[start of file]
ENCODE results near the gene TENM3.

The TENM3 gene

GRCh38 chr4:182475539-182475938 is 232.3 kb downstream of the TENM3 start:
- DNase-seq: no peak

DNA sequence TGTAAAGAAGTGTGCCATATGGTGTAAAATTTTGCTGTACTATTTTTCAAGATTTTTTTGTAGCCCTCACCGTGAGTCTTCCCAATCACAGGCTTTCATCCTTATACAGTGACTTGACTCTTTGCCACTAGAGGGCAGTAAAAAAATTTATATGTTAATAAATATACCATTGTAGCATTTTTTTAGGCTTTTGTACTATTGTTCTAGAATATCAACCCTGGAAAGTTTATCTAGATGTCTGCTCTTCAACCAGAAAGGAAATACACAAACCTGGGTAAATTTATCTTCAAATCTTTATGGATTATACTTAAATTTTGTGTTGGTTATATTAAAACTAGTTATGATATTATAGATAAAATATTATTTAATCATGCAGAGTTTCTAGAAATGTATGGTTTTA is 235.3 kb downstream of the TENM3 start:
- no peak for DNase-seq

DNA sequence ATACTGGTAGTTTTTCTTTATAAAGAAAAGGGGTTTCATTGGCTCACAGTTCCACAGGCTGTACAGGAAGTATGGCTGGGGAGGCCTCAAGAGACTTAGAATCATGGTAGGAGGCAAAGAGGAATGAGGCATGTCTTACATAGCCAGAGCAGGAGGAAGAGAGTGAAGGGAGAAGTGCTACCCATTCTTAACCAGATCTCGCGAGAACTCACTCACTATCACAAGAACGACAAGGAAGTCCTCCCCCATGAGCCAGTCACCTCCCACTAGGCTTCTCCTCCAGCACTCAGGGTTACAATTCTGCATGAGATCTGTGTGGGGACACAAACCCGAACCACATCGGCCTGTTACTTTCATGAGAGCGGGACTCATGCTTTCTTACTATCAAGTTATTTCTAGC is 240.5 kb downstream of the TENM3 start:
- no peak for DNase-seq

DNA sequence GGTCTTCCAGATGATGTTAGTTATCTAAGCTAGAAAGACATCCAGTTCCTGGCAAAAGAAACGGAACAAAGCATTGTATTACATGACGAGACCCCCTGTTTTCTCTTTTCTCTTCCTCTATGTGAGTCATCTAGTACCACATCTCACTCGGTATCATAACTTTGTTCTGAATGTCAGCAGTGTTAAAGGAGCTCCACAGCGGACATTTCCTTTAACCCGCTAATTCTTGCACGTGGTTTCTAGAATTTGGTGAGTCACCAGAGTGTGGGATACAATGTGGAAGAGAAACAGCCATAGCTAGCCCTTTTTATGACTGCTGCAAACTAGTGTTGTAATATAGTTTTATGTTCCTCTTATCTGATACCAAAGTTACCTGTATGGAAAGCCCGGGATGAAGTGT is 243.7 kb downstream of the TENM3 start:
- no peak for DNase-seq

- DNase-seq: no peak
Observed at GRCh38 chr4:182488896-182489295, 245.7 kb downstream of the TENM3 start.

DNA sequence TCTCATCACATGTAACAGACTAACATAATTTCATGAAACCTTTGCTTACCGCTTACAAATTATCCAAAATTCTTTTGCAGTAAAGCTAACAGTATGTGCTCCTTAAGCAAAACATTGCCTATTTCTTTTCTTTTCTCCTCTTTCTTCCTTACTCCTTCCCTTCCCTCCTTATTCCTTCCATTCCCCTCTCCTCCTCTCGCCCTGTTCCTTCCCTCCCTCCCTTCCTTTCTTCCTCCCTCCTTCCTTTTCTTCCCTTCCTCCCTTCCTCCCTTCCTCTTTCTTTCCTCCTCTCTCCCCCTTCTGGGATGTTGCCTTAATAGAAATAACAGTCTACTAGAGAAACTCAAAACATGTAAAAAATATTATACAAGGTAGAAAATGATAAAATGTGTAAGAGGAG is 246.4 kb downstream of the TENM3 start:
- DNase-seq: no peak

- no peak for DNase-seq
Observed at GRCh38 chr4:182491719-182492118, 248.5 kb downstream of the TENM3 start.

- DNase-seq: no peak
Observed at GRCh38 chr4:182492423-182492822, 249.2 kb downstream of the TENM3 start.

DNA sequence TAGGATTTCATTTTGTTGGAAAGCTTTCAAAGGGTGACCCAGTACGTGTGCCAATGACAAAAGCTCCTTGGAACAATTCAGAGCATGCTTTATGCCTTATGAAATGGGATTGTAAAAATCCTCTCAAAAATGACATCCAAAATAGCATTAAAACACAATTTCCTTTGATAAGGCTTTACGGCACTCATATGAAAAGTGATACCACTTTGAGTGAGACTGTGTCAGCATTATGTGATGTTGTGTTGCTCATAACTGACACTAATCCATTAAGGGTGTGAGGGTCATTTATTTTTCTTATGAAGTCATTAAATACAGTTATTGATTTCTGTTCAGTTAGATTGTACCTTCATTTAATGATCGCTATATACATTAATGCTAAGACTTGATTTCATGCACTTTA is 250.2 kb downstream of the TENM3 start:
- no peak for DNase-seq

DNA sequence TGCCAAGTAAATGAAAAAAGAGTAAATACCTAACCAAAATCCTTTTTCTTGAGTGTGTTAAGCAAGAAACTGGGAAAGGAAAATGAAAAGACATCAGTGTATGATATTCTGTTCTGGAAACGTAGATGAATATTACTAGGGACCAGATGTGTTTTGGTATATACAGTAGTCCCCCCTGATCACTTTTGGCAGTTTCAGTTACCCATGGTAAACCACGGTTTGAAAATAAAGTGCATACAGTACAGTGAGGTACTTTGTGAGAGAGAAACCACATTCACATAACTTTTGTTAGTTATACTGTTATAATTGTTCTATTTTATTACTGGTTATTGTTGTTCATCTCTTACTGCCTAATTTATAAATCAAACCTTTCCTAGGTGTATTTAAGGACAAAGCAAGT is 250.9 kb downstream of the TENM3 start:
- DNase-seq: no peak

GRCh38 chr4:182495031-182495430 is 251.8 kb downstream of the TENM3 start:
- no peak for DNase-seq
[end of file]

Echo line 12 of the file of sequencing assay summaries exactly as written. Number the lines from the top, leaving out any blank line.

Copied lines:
Observed at GRCh38 chr4:182488896-182489295, 245.7 kb downstream of the TENM3 start.